Tuesday, June 28, 2022 7:09 PM
We knew the IHSAA was considering some pretty big changes to the boys’ and girls’ basketball tournaments when they met last week, but the changes they approved weren’t what we thought they would be. they envisioned.
The IHSAA announced last Thursday that it is making an adjustment to the route teams must take to get to the state championship game.
Starting next winter, regionals in each class for each gender will be single-match events and will likely include multiple regionals in different classes at the same venue.
The semi-states will become four-man tournaments, with two semi-finals and a championship on the same day.
The executive committee voted 15 to 2 to make this change. It’s based on polls of managers and sporting directors over the past year, which found nearly three in four people want to see more teams extend their seasons longer.
The point is this: in the current format, the number of basketball teams playing at the semi-state level is 16 across the four classes. Those 16 are reduced to eight for the state finals. With the format approved last week, that number will increase to 32.
That’s twice as many schools organizing more pep rallies.
That’s twice as many schools selling “semi-state-bound” t-shirts.
That’s twice as many schools feeling the thrill of being a basketball day away from a trip to Indy.
It’s hard to argue with that, isn’t it?
More the merrier, the merrier!
The immediate reaction on social media was that the change would throw cold water on teams who only needed to win one game to be called “regional champions” compared to previous years when two wins were needed.
It should be mentioned that there were years early in the class basketball system where regionals were single games on Tuesday nights.
My answer to that is that when class basketball started over 25 years ago, one of the arguments against was that small school championships would be belittled because they only beat small schools. “Who will care who wins the 1A and 2A state titles?” they proclaimed.
Well, what we found was that the smaller schools didn’t really care what kind of shadow people wanted to cast on their success. They just wanted the chance to succeed.
We also discovered that people also care about state champions. Now, it’s worth pointing out that depending on where you live, this feeling can change. For example, the Indy metro area cares more about 4A because most of its schools are 4A. In surrounding suburbs and counties, they more closely follow 3A. In rural areas, you are more likely to attend a smaller school if you have some sort of connection to schools that still play.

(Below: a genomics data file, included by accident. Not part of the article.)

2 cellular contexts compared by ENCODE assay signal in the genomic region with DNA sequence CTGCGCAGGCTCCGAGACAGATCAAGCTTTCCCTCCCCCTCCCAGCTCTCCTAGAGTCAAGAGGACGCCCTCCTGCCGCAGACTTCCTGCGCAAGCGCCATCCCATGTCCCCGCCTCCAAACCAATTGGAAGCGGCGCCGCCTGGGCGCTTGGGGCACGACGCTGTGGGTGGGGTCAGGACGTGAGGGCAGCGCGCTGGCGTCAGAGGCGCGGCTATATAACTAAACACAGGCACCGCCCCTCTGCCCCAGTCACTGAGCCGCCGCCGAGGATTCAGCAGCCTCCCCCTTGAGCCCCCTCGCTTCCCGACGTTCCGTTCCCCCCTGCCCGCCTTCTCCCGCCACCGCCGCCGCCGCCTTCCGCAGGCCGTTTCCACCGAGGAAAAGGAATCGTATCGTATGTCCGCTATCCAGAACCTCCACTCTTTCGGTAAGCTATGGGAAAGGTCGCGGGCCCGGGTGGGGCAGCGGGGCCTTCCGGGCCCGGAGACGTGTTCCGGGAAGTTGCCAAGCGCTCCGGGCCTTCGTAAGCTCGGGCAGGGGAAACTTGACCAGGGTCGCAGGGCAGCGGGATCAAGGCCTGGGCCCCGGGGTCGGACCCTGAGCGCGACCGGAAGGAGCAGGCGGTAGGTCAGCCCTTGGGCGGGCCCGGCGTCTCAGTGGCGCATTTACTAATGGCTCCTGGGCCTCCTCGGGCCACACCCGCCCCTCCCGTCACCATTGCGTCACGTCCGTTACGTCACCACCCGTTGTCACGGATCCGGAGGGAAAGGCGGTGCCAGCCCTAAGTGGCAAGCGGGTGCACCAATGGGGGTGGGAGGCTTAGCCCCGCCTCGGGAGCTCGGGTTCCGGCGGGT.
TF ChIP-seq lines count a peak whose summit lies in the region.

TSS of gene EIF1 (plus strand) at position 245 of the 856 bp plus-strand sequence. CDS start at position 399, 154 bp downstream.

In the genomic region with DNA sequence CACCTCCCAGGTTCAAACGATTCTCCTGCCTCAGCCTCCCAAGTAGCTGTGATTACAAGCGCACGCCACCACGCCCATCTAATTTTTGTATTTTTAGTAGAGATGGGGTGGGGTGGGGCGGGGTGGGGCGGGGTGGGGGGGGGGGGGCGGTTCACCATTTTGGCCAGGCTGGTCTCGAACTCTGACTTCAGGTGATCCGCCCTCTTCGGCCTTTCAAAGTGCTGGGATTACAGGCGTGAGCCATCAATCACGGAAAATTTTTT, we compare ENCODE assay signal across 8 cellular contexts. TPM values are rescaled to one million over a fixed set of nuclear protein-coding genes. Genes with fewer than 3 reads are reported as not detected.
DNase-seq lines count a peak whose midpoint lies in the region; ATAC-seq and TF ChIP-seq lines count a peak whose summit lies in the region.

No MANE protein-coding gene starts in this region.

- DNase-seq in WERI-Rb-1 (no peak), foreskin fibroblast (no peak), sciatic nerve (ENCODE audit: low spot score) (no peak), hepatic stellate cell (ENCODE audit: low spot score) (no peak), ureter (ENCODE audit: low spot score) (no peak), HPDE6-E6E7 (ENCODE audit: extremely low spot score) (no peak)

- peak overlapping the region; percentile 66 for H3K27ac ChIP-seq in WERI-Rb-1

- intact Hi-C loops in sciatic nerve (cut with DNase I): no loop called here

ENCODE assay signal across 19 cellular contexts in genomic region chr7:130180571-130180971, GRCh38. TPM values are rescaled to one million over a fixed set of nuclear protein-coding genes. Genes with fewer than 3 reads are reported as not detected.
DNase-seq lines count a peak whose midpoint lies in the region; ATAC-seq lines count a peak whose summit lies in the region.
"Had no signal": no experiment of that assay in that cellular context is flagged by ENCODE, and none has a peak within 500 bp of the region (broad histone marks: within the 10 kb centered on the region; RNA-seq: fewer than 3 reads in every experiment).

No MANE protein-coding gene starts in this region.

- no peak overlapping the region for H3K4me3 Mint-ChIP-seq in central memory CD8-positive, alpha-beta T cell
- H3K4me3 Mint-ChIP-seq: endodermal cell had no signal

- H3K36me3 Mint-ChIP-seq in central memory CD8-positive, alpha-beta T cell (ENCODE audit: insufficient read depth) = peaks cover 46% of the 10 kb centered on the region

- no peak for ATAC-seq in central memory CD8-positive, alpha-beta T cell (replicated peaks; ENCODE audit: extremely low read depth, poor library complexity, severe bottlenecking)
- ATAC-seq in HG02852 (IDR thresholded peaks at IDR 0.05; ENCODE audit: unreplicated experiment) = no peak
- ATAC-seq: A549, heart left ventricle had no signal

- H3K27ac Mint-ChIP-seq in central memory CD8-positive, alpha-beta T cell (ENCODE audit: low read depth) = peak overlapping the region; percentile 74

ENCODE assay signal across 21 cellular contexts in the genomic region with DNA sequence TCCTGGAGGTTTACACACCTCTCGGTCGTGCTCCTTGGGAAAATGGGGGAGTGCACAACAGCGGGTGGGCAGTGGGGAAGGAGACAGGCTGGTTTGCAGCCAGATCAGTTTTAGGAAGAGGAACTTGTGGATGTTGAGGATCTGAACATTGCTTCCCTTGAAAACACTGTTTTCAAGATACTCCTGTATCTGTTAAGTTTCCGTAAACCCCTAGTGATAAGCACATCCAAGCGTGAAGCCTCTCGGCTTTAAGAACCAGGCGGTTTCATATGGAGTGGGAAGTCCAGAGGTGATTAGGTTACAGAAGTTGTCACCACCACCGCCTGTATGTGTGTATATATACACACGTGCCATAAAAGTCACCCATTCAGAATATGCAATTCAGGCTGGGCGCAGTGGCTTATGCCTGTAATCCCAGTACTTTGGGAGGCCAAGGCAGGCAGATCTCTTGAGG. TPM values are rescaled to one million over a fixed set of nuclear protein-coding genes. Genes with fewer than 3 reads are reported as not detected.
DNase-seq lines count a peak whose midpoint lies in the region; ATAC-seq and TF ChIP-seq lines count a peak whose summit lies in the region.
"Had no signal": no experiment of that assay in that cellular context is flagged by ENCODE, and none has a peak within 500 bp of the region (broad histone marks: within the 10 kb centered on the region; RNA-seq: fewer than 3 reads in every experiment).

Part of me really likes the way it was. If you survive the regional round and the two matches in one day that comes with it, it made what followed a lot easier. The teams that won the regionals might be called “Final Four teams”, which traditionally means that a banner will hang on a wall or rafter in your gym. It also means that these teams only have to focus on one team during the week they play for a trip to the state championship game. The Final Four squads will now be determined mid-afternoon on the third Saturday of February and March, and there will be yet another game to be played that day.
It also means more fans will have longer commutes on longer days during the semi-state week. That means two-hour bus rides home after games that end well after 10 p.m. for Eastern Time Zone schools playing their half-states in the Central Time Zone.
It usually doesn’t take me long to form an opinion on these things, leaving me room to change my mind based on new facts and evidence as we get a larger sample of the results.
I think we’ll all have to experiment with the new format for a year or two before we know for sure if it works or not.
Some of you will immediately respond with something sarcastic like “Well, those idiots at IHSAA are always messing things up…” or something like that.
Most of these people think we should go back to one-class basketball, and we certainly don’t.
I’m willing to wait and see how it works.
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